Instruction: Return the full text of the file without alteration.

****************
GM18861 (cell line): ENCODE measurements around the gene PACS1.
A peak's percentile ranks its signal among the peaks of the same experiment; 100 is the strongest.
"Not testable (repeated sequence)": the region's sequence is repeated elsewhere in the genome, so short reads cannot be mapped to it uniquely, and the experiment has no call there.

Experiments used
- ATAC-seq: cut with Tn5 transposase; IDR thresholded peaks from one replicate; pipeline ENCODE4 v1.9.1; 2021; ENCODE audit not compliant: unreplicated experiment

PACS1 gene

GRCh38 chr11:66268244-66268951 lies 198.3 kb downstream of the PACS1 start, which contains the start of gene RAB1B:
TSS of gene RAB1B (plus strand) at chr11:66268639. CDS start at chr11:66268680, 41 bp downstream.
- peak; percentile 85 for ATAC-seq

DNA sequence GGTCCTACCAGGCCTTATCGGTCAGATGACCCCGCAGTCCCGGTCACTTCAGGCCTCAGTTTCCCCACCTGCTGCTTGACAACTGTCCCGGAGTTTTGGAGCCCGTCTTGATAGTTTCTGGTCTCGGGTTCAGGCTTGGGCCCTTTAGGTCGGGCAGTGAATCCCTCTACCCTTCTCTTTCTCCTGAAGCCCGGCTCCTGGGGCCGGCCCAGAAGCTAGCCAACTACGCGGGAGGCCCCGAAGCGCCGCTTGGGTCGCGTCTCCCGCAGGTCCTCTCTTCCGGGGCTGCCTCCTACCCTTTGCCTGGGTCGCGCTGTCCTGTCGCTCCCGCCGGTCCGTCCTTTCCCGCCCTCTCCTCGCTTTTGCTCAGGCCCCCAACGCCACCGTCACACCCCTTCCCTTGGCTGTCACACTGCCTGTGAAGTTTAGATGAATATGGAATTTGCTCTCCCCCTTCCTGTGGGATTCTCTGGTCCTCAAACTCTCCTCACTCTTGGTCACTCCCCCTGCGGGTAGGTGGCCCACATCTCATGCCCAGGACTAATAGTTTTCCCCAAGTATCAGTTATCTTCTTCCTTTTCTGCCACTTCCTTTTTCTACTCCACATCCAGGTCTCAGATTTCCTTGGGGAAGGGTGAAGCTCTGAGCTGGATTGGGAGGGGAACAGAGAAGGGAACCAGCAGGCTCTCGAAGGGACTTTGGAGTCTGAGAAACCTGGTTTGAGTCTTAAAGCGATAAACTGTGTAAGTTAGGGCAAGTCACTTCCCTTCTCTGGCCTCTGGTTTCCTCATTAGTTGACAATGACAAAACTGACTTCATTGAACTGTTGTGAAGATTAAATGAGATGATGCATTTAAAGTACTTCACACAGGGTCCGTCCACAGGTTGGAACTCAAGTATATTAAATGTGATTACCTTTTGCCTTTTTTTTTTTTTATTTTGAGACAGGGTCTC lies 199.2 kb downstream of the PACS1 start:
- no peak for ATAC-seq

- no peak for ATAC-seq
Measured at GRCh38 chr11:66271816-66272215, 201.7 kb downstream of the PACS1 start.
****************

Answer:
GM18861 (cell line): ENCODE measurements around the gene PACS1.
A peak's percentile ranks its signal among the peaks of the same experiment; 100 is the strongest.
"Not testable (repeated sequence)": the region's sequence is repeated elsewhere in the genome, so short reads cannot be mapped to it uniquely, and the experiment has no call there.

Experiments used
- ATAC-seq: cut with Tn5 transposase; IDR thresholded peaks from one replicate; pipeline ENCODE4 v1.9.1; 2021; ENCODE audit not compliant: unreplicated experiment

PACS1 gene

GRCh38 chr11:66268244-66268951 lies 198.3 kb downstream of the PACS1 start, which contains the start of gene RAB1B:
TSS of gene RAB1B (plus strand) at chr11:66268639. CDS start at chr11:66268680, 41 bp downstream.
- peak; percentile 85 for ATAC-seq

DNA sequence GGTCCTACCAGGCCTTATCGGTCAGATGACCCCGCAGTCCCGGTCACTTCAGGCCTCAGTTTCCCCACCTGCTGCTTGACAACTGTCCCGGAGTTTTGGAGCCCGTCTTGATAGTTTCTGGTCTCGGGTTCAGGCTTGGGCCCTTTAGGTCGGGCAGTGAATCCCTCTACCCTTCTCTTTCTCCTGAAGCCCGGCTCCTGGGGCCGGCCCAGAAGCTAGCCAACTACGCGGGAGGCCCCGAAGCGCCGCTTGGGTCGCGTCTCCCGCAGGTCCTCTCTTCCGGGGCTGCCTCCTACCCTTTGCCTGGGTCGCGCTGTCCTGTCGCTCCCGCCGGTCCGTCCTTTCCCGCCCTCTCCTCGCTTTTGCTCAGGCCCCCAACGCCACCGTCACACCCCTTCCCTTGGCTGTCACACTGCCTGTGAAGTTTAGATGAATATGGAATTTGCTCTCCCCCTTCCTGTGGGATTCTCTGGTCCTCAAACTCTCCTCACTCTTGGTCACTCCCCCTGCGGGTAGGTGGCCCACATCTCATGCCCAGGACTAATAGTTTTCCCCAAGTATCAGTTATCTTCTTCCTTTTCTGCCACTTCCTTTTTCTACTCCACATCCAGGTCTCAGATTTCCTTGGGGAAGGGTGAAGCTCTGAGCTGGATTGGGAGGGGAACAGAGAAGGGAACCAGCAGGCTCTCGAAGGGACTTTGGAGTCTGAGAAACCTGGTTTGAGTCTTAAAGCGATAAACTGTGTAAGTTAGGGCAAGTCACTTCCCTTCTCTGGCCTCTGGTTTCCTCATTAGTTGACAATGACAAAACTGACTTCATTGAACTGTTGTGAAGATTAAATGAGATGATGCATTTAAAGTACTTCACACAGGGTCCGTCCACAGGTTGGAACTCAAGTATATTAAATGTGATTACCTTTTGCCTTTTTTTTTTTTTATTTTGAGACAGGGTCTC lies 199.2 kb downstream of the PACS1 start:
- no peak for ATAC-seq

- no peak for ATAC-seq
Measured at GRCh38 chr11:66271816-66272215, 201.7 kb downstream of the PACS1 start.